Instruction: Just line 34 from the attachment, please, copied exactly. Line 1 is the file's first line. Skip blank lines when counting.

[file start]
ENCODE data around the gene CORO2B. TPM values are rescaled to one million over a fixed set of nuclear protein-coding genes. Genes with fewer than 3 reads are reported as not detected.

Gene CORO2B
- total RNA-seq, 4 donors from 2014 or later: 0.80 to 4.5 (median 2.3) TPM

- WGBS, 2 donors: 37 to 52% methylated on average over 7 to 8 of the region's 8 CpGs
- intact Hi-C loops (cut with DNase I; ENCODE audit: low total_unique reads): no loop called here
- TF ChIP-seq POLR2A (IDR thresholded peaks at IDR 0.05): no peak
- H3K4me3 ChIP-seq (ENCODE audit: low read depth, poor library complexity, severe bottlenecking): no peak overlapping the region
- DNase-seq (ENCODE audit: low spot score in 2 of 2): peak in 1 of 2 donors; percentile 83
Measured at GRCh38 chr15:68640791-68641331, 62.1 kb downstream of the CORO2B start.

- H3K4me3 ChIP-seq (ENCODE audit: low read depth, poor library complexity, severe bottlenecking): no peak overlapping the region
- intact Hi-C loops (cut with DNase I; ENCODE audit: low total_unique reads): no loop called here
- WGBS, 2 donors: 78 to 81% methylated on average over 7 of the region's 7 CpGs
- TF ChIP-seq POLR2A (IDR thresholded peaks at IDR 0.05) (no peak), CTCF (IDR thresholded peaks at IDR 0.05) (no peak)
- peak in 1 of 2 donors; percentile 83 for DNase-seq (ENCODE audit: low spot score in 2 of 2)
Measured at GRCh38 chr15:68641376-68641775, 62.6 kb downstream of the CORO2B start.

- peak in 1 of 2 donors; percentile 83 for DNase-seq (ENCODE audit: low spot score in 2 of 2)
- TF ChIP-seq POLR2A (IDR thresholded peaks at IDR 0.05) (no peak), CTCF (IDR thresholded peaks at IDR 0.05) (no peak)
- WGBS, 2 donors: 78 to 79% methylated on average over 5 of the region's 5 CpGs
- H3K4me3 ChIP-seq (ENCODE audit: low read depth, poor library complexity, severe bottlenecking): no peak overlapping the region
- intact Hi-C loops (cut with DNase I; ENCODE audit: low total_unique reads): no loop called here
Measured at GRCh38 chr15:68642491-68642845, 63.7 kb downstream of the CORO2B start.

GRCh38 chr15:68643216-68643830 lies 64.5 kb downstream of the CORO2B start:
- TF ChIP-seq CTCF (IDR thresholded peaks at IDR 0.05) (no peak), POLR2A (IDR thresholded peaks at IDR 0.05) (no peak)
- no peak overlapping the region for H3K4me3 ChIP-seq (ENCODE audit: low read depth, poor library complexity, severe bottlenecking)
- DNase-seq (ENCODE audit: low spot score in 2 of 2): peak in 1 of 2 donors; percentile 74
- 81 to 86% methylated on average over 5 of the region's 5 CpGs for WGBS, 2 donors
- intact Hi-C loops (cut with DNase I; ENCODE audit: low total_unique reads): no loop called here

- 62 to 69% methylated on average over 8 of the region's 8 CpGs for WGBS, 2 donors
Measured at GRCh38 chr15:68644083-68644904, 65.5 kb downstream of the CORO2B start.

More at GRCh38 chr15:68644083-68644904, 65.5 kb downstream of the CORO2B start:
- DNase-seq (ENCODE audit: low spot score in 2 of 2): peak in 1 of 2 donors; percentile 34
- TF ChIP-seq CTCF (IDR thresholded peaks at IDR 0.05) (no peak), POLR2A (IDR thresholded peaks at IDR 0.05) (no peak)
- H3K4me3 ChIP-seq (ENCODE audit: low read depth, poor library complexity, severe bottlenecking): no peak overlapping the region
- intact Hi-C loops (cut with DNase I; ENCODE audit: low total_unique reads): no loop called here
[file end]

- intact Hi-C loops (cut with DNase I; ENCODE audit: low total_unique reads): no loop called here